Time flies like a bat from hell
    Let’s go to Maui

  4. Brad Nelson Brad Nelson says:

    Everything alive must die
    Upon which Autumn puts a warm beauty
    We crinkle and fall like the leaves
    May we find more, having done our duty

    • Gibblet says:

      Now all hath been heard
      Fear God, keep his commandments
      The duty of man

      “This is the end of the matter;
      all hath been heard:
      fear God, and keep his commandments;
      for this is the whole duty of man.”
      —Ecclesiastes 12:131.

  5. Brad Nelson Brad Nelson says:

    Orange, gold, and yellow
    The hot summer sun goes mellow
    It’s pumpkin time and corn
    Fall marks time till spring’s reborn

  6. Gibblet says:

    The leaves, so welcomed in the spring
    With freshness in their newborn dew
    Now give way to branches bare
    To show again the distant view

    Come see the dark and angry sky
    That rumbles over mountain green
    To rain it’s life on forests dry
    ‘Till winter’s drip in puddles seen

    Gray days linger ever long
    Birds are scarce and seldom sing
    For sky, and leaf, and bird I wait
    To signal once again, “It’s Spring”

  7. pst4usa says:

    A Steeler stands alone for the flag
    He must apologize
    The NFL dies

    • Brad Nelson Brad Nelson says:

      Apparently according to Rush, that Steeler has already apologized.

      • Timothy Lane says:

        He didn’t apologize for standing, but for getting ahead of the team. Apparently the original idea was to stay in their dressing room, but he persuaded them to line up in the tunnel. Many of them stood there, according to at least one photo.

        • pst4usa says:

          I have heard that too Timothy, but I find nothing for him to be apologetic for, his team was being childish in response to our childish narcissist in chief. This is football, get the political statements out of it. I am fine if they want to protest on their own time, but not while being paid. Trump has no such time, he is at all times president; maybe he should learn that what he thinks does not always matter, and sharing his “great words”, “the best words”, is not always a benefit.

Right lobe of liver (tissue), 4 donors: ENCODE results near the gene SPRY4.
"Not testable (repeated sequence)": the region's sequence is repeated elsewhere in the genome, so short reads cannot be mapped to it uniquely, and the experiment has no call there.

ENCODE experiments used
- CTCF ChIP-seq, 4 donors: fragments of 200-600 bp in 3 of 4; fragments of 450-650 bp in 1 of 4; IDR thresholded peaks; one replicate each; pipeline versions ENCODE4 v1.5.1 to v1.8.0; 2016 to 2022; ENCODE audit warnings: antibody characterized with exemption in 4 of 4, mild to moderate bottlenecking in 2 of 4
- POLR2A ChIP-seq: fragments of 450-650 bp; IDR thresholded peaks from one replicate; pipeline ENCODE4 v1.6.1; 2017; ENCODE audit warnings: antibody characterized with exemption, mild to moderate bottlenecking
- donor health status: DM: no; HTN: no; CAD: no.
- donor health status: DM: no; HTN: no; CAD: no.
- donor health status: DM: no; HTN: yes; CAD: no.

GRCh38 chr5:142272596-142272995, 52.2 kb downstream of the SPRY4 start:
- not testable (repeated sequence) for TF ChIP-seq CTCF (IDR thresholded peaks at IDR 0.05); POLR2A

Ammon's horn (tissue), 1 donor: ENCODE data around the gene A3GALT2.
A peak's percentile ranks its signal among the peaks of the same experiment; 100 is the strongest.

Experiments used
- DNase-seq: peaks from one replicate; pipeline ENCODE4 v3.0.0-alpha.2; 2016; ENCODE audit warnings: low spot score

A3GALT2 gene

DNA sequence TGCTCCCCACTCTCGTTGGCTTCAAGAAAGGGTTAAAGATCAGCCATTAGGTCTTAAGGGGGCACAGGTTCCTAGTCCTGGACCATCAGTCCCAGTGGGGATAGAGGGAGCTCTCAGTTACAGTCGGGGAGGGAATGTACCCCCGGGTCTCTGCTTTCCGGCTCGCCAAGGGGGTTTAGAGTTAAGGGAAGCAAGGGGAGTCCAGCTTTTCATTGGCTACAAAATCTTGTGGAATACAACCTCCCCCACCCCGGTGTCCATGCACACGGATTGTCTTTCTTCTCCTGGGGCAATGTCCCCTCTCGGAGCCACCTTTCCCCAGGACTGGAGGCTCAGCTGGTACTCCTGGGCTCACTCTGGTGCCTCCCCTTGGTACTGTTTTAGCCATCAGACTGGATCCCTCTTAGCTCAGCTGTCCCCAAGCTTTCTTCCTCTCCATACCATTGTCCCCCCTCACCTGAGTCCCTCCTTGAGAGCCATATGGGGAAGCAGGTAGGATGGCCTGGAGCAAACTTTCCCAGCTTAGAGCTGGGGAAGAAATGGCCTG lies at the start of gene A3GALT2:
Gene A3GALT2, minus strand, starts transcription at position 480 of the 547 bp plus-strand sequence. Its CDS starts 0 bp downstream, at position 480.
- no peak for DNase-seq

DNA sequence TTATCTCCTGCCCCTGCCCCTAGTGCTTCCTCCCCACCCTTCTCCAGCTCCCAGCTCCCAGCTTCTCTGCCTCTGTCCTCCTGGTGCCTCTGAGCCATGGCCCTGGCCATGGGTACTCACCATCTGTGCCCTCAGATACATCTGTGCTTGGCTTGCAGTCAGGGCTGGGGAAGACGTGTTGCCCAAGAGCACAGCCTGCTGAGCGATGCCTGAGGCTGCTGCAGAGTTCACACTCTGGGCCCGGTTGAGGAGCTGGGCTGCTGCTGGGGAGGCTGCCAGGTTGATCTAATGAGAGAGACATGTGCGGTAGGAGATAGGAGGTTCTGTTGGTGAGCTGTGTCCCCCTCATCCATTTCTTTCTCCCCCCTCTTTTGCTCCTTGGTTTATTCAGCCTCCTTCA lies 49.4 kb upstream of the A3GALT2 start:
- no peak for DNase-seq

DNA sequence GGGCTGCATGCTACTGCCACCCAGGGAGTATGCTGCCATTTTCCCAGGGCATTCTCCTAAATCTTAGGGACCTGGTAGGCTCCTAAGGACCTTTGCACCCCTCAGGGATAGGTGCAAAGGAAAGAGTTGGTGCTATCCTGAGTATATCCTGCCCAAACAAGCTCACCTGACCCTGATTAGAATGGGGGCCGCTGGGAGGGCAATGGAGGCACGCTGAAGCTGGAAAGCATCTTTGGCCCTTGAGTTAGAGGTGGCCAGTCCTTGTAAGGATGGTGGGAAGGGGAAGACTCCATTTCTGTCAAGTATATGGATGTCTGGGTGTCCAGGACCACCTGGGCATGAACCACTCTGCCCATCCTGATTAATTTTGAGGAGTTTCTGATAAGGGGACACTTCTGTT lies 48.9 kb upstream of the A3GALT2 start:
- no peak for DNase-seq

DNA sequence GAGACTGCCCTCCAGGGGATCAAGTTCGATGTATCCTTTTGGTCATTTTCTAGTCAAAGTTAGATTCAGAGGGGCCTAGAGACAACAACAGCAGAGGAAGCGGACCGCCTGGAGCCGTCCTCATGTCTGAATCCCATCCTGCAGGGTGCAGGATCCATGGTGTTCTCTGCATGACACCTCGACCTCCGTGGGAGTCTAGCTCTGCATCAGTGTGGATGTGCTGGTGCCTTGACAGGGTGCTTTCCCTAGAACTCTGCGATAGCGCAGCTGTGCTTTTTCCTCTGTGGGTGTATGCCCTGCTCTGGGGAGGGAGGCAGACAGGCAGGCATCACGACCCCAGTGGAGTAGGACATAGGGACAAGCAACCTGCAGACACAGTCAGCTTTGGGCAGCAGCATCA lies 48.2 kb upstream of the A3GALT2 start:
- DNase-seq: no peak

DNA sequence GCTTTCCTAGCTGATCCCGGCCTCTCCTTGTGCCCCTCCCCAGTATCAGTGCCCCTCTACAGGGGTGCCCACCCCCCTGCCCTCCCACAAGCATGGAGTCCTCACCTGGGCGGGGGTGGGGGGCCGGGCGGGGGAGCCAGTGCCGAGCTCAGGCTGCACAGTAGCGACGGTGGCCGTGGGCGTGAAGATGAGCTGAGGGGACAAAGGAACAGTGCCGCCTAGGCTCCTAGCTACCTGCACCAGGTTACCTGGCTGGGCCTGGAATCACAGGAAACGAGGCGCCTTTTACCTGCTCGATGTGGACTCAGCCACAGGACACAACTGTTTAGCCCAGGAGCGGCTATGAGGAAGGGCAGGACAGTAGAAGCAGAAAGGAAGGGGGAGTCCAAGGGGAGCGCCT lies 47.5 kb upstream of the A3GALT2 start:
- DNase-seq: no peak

• pst4usa says:

        Sorry Brad that was my poor attempt at poetry, not meant to be a topic. The image of one lone football player standing with his hand over his heart while the other whiners stay back in the tunnel or locker room, made me love this guy. He says, metaphorically, screw you guys for not standing up for the country I fought for, then he has to apologize. While the Kapernicks and Bennets are heroes for not standing? You’re a racist if you even question them or their motives? I have never been a poet, but this guy had courage, if only for a little while.
        To quote your poll, “Turn out the lights the party is over”, I may need to change my answer.

        • Brad Nelson Brad Nelson says:

          It’s a nice, sad poem, Pat. Thanks for presenting that. It’s also a topic that can be taken literally. Did you read Prager’s article on it? He’s got it right. Someone who’s got it even righter is John Hawkins.

          Fall leaves, fall rain